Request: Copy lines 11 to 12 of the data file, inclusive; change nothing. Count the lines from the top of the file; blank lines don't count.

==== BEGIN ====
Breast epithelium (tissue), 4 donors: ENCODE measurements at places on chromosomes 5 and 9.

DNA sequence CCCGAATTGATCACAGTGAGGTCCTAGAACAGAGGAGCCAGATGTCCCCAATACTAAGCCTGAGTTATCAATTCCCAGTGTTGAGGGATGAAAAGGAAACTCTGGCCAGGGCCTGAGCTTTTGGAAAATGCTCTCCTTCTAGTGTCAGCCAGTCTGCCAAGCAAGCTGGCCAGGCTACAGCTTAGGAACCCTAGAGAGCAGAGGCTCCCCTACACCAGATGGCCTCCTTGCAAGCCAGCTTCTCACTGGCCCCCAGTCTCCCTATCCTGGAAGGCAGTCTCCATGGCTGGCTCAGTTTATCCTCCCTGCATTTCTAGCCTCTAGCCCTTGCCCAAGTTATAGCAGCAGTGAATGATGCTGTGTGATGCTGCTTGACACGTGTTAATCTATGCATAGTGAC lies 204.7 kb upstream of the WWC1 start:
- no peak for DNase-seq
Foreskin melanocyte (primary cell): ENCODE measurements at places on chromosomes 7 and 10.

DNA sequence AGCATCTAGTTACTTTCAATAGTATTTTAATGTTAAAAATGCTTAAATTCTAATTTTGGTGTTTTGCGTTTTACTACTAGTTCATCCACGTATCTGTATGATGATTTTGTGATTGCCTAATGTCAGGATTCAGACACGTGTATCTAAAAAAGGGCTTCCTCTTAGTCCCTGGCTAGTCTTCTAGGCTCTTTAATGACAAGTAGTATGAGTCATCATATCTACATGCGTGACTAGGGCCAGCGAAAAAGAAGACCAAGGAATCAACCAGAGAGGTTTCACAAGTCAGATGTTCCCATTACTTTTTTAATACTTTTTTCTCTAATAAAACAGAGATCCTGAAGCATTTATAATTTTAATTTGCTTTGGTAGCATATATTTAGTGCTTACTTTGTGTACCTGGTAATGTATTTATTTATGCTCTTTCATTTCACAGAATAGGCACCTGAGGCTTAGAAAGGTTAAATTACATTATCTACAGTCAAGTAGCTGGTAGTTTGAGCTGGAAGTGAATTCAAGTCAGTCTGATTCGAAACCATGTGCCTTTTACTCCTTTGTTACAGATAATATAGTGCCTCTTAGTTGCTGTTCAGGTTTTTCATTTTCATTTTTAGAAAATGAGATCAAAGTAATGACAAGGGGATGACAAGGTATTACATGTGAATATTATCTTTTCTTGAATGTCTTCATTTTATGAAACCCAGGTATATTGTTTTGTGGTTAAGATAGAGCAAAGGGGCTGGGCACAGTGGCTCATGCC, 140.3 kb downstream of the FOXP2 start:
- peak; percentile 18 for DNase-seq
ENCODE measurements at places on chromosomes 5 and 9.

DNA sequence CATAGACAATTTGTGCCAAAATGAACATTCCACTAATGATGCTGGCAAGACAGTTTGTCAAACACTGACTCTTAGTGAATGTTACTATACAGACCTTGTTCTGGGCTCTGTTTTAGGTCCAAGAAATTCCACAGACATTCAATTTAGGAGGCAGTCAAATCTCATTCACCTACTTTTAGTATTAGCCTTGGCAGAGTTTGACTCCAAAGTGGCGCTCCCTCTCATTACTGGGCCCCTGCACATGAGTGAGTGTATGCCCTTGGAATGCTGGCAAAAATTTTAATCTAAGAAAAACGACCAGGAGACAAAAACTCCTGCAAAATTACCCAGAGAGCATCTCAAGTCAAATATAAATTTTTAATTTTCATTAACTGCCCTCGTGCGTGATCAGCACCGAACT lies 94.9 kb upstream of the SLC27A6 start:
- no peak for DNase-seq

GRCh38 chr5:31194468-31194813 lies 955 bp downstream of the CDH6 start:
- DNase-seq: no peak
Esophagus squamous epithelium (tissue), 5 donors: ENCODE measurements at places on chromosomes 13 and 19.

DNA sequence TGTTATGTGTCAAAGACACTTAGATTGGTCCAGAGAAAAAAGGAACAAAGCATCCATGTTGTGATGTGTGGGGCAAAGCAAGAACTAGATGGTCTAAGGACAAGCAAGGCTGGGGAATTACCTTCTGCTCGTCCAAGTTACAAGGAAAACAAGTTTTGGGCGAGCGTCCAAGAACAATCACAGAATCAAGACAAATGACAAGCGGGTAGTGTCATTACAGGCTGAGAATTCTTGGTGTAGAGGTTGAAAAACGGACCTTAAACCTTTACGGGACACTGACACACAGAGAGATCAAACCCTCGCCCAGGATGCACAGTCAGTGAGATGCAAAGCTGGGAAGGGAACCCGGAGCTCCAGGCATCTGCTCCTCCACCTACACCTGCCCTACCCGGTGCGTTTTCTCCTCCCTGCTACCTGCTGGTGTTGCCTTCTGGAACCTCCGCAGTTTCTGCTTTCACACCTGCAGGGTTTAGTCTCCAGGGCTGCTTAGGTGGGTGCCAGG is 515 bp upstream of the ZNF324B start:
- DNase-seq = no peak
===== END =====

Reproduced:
- DNase-seq: no peak
Esophagus squamous epithelium (tissue), 5 donors: ENCODE measurements at places on chromosomes 13 and 19.